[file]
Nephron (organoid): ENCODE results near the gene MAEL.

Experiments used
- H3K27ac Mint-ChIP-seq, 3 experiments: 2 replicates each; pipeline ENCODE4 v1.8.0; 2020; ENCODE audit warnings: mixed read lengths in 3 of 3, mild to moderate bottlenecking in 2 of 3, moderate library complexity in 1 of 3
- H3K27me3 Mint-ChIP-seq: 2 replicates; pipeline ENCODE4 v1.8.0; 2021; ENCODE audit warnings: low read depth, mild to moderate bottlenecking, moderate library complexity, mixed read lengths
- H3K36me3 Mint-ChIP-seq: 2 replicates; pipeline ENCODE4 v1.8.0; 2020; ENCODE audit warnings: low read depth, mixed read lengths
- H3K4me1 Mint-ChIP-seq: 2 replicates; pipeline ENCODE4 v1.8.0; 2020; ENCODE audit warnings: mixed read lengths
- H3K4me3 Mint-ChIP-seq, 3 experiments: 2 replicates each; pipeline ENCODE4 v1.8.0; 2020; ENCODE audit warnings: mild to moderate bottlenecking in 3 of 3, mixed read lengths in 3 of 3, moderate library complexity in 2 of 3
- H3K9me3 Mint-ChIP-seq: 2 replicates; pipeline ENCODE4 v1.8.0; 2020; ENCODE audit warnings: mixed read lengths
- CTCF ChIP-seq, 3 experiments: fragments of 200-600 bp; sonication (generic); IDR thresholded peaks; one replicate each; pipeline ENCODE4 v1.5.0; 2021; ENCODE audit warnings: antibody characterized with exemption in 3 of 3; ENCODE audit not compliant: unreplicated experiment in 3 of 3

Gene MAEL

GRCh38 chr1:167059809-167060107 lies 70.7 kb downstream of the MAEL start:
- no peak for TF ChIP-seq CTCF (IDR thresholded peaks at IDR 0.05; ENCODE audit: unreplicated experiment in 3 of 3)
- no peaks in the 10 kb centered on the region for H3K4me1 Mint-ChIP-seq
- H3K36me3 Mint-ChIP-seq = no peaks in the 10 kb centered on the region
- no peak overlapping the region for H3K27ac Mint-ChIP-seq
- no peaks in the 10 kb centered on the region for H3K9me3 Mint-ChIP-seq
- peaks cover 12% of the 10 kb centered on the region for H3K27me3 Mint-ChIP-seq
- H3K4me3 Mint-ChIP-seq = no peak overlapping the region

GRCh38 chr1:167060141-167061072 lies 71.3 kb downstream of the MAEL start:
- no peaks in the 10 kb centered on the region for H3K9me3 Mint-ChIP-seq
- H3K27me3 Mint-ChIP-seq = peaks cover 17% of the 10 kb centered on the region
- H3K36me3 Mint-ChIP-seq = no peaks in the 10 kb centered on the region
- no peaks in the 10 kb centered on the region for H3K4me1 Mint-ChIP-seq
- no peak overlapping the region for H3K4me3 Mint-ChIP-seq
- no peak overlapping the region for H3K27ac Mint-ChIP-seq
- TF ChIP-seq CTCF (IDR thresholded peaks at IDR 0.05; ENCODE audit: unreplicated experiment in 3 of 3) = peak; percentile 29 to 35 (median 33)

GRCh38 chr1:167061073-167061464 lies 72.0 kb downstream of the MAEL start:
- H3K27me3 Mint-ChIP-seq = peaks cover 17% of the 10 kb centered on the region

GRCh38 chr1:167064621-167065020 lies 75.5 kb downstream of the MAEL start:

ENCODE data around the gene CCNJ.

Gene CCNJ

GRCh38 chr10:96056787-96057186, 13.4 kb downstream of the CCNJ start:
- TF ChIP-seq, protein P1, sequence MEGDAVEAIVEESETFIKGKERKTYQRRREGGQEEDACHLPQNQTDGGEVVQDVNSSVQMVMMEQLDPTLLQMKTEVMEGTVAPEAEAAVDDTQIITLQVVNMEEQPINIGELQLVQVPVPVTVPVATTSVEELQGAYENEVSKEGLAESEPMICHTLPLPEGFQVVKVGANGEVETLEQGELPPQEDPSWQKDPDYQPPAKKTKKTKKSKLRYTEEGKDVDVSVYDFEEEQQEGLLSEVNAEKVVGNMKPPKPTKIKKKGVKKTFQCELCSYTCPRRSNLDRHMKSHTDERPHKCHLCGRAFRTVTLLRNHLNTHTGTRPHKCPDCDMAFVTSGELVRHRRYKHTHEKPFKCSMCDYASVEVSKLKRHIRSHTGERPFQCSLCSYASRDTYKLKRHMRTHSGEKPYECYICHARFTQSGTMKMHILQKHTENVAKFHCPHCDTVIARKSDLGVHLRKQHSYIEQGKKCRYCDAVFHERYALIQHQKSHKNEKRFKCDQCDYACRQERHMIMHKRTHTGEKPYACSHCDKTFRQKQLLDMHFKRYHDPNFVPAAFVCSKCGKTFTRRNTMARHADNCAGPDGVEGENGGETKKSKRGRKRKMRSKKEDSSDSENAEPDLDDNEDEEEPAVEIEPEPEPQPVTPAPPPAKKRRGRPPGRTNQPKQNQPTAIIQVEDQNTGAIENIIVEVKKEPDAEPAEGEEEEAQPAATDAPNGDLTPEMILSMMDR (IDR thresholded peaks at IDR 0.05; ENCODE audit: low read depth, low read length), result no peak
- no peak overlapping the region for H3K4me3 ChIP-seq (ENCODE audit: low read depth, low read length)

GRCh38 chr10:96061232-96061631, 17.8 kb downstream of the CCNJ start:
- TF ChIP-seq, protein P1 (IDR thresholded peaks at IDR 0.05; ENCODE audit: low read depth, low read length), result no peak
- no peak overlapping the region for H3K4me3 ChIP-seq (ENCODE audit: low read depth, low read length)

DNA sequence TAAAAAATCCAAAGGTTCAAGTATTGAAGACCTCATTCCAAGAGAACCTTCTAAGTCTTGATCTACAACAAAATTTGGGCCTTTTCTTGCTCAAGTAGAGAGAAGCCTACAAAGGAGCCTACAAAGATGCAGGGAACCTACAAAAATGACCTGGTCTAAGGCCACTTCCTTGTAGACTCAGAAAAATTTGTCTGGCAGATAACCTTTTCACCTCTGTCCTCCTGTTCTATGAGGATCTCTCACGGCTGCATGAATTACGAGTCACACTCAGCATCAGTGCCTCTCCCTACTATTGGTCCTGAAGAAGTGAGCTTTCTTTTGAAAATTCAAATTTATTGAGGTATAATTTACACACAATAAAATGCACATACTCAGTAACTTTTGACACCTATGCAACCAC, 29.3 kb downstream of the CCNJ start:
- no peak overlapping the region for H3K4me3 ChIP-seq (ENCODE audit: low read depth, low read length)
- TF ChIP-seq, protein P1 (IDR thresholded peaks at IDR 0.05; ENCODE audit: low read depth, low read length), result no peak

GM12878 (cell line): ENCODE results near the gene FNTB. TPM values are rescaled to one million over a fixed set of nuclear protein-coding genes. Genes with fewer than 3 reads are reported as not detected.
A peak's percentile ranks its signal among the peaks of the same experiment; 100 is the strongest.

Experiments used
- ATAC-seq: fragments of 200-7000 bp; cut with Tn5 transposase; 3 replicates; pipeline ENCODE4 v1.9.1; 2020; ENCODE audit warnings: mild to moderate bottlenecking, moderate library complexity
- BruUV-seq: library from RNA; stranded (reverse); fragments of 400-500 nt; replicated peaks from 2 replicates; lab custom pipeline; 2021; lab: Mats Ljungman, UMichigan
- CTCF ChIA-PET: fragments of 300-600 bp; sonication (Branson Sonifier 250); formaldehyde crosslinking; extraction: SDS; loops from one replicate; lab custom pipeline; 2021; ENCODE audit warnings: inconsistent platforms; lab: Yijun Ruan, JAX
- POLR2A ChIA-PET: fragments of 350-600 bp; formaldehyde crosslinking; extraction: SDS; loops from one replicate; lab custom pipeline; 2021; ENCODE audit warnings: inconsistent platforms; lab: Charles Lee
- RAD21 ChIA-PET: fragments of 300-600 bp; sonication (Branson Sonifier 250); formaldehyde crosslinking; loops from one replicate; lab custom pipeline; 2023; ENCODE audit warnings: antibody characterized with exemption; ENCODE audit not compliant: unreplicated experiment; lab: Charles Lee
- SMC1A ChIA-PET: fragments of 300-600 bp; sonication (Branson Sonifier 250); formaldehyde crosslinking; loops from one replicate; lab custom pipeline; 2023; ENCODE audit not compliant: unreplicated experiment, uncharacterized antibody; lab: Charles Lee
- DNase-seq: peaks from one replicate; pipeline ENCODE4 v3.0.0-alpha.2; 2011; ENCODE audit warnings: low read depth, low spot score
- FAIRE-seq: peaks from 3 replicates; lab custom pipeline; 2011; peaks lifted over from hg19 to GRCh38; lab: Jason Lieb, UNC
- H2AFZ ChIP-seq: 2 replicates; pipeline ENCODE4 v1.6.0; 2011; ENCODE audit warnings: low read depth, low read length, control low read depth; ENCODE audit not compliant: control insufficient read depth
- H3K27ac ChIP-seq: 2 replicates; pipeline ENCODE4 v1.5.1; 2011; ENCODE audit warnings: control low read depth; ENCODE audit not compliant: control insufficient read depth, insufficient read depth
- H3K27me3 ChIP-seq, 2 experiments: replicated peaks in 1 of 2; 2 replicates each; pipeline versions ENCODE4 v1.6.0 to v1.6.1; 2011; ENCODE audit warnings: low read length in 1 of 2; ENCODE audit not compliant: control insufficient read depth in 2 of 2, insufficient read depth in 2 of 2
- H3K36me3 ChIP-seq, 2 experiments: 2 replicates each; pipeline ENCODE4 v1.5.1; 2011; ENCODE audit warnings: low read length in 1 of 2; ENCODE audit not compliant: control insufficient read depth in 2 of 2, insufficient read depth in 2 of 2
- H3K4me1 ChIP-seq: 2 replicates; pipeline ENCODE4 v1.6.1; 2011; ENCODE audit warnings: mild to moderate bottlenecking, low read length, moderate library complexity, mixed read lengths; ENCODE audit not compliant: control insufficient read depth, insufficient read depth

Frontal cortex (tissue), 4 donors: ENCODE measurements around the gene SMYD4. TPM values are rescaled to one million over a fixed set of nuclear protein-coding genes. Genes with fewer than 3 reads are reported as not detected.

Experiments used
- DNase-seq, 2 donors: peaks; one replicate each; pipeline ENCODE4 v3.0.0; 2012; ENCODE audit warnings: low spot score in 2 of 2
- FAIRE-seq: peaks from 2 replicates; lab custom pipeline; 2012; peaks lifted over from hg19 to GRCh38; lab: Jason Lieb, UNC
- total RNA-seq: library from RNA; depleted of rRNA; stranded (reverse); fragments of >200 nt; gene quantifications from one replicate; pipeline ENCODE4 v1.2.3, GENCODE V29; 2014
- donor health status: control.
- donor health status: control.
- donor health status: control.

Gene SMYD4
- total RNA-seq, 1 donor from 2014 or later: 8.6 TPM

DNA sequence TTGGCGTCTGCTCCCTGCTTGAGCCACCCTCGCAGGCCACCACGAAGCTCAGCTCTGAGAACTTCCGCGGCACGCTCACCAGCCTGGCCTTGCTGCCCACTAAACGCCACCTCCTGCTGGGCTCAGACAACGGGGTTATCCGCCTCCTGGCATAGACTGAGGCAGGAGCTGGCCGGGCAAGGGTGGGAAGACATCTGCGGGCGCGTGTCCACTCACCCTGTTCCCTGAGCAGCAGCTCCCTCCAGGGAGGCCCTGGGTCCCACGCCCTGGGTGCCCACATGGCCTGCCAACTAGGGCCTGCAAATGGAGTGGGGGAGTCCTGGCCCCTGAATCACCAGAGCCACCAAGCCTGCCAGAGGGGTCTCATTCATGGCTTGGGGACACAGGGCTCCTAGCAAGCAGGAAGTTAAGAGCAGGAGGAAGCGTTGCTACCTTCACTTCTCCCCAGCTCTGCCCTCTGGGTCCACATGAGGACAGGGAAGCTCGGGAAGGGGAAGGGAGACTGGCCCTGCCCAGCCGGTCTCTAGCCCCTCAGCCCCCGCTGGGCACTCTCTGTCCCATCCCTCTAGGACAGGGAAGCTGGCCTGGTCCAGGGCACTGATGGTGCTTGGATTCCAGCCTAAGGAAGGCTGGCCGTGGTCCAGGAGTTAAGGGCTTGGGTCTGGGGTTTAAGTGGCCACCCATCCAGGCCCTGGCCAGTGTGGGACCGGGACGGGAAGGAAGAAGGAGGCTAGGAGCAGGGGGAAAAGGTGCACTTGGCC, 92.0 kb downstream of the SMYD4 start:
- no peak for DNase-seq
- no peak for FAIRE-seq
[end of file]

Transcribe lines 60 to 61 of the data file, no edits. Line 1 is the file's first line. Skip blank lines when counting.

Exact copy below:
- FAIRE-seq: peaks from 2 replicates; lab custom pipeline; 2012; peaks lifted over from hg19 to GRCh38; lab: Jason Lieb, UNC
- total RNA-seq: library from RNA; depleted of rRNA; stranded (reverse); fragments of >200 nt; gene quantifications from one replicate; pipeline ENCODE4 v1.2.3, GENCODE V29; 2014